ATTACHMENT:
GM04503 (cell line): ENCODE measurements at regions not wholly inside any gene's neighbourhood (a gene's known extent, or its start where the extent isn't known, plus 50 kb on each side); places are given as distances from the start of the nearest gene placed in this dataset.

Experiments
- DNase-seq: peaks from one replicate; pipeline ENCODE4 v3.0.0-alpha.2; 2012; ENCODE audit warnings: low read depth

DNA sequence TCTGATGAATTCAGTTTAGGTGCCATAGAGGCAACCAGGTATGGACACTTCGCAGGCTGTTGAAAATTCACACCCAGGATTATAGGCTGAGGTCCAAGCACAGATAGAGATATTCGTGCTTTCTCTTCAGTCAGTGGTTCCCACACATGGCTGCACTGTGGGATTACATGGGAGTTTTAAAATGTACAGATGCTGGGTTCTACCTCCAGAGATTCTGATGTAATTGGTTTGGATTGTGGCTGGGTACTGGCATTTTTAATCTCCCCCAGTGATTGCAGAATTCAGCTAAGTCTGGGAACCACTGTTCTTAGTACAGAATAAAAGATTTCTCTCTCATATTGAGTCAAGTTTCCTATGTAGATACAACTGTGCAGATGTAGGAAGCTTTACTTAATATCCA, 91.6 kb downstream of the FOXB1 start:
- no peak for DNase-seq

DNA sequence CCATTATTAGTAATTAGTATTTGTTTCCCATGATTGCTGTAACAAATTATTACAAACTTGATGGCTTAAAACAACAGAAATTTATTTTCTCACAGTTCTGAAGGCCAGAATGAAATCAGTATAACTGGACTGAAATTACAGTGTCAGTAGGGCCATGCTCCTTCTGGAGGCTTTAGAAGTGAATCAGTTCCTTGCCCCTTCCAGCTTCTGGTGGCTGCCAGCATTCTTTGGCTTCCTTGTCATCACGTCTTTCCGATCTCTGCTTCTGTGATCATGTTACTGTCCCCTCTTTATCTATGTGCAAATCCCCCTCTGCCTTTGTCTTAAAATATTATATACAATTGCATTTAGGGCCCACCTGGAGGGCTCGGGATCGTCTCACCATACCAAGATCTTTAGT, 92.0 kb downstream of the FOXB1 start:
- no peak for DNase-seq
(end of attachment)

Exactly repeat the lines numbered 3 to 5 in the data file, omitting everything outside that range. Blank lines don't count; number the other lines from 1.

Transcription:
- DNase-seq: peaks from one replicate; pipeline ENCODE4 v3.0.0-alpha.2; 2012; ENCODE audit warnings: low read depth

DNA sequence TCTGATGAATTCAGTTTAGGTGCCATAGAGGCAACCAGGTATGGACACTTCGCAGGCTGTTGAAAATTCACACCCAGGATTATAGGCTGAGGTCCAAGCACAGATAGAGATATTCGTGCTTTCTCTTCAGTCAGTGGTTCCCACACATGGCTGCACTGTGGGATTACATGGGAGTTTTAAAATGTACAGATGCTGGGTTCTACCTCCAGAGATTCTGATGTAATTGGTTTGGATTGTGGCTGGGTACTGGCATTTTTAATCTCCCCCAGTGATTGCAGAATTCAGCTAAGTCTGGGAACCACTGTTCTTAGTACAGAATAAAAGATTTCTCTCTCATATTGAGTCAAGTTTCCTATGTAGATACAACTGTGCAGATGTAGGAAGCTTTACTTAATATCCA, 91.6 kb downstream of the FOXB1 start:
- no peak for DNase-seq